Time for Companies to Start Spending Their Surplus Cash ; Diane Coyle Asks If Britain's Miserly Attitude to Industrial Investment Is about to Change Companies Cling to High Target Rates of Return the CBI's Surveys Suggest a Strong Pick-Up Is Due
Coyle, Diane, The Independent (London, England)
Investment spending by Britain's manufacturing firms has fallen by nearly a third since the recovery began and has only recently begun to grow. The share of business investment in total national output has been declining since 1989.
This will be the year, according to most economic forecasters, when investment finally rebounds. It had better, if the forecasters are to avoid another blot on their tarnished reputations. Many see investment as the driving force behind economic growth of 3-3.5 per cent this year.
The Treasury, for example, predicts business investment will grow 10.75 per cent after a 2 per cent rise last year. It puts total growth in fixed investment, including housing and government investment, at 5.75 per cent, up from 3.75 per cent. Many priv a te economists have made similar predictions. Yet it is hard to avoid the suspicion that part of the reason for forecasting an investment boom this year is its absence so far.
A variety of explanations have been put forward, the most prominent being the notion that companies have clung to high target rates of return for investment projects rather than reducing them in acclamation of the new era of low and stable inflation. Surveys carried out last year by both the Bank of England and the Confederation of British Industry supported this theory.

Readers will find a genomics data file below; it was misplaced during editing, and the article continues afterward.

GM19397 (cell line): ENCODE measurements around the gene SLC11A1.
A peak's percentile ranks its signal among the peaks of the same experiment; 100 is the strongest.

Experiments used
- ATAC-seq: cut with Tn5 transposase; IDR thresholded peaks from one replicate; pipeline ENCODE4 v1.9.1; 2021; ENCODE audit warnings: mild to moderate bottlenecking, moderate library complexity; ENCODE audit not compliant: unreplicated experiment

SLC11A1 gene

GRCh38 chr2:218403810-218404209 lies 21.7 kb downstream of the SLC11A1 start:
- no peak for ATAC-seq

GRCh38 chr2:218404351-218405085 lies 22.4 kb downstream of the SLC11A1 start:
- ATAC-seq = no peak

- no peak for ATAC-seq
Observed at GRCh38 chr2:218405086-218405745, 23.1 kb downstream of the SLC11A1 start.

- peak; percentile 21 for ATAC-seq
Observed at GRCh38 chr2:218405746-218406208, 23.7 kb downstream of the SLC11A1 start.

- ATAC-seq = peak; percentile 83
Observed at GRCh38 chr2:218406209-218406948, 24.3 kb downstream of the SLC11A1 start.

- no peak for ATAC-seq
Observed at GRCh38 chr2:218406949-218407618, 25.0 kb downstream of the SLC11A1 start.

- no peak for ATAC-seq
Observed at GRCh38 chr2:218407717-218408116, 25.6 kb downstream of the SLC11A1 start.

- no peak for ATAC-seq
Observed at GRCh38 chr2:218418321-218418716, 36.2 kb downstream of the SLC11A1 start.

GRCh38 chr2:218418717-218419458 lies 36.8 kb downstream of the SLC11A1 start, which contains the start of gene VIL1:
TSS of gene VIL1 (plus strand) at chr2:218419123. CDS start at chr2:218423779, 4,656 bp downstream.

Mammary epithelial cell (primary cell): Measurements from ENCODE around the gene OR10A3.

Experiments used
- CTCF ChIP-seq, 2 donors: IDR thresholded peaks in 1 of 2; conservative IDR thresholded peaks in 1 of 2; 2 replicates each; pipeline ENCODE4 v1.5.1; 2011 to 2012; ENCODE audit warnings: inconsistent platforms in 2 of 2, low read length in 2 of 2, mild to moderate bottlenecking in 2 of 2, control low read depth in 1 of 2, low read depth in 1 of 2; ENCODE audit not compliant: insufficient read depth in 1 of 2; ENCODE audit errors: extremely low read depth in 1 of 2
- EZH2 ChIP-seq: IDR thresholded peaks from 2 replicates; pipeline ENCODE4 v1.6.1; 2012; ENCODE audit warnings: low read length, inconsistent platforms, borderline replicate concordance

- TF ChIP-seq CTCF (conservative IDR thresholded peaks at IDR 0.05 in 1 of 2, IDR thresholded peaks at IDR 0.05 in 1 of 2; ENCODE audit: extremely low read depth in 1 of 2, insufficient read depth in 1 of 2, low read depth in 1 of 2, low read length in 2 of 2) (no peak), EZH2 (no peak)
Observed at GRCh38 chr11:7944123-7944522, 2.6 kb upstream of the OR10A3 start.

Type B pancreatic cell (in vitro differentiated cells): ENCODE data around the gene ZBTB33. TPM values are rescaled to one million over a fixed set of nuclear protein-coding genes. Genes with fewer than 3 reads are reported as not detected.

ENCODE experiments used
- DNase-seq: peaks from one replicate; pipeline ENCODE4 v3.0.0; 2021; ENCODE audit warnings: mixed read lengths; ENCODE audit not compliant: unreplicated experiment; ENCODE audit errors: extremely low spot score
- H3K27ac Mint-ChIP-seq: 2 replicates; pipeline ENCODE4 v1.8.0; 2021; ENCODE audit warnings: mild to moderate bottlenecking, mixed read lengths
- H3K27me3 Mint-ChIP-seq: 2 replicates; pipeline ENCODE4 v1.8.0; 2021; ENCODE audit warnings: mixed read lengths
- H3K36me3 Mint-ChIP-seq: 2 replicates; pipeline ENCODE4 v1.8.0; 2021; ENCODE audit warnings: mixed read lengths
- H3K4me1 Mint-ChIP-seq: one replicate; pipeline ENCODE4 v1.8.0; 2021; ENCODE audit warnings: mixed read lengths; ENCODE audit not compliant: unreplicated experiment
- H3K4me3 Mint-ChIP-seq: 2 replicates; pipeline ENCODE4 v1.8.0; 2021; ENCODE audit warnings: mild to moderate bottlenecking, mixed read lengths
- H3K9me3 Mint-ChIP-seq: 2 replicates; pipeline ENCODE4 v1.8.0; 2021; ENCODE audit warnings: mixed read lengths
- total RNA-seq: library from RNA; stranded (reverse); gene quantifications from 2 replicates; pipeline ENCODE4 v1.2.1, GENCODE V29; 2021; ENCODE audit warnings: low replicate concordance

Both surveys found that large numbers of firms target rates of return of more than 20 per cent or require excessively short payback periods for planned investments. The CBI remarked: "Some companies are clearly not convinced that the current low inflation rates will continue."
Some firms have made the adjustment, but these have mainly been big and financially sophisticated companies - such as Hanson, which announced last summer that lower inflation and interest rates had made it appropriate to lengthen the payback period. Others have been slow to follow.
Christopher Taylor, finance director of the engineering group Smiths Industries, argues that there are good institutional reasons for sticking to strict investment criteria. "Many companies would use a high target rate of return to force local managementto put forward a good strong case," he said. "In many of our projects there is a high level of risk which we often tackle with a high discount rate."
However, Mr Taylor does believe that a majority of British firms set hurdles that are too high, which makes them overlook projects that would be steady earners and take on high-risk projects instead.
A second reason for weak investment in the recovery has been the slow process of rebuilding company balance sheets after the borrowing binge of the late 1980s. In 1993 companies repaid pounds 11.3bn in bank loans, and are likely to have repaid pounds 2-3bn more in 1
994. Rights issues since 1991 have totalled nearly pounds 30bn.
This financial restructuring left British businesses with a financial surplus of pounds 4.8bn in the second quarter of 1994, the biggest on record, and a remarkable recovery from 1990's pounds 23bn deficit.
Many economists argue that the corporate sector must now have enough cash to start spending it.
John Marsland, UK economist at UBS, said: "Companies' financial surplus in 1994 is unprecedented in the post-war period. …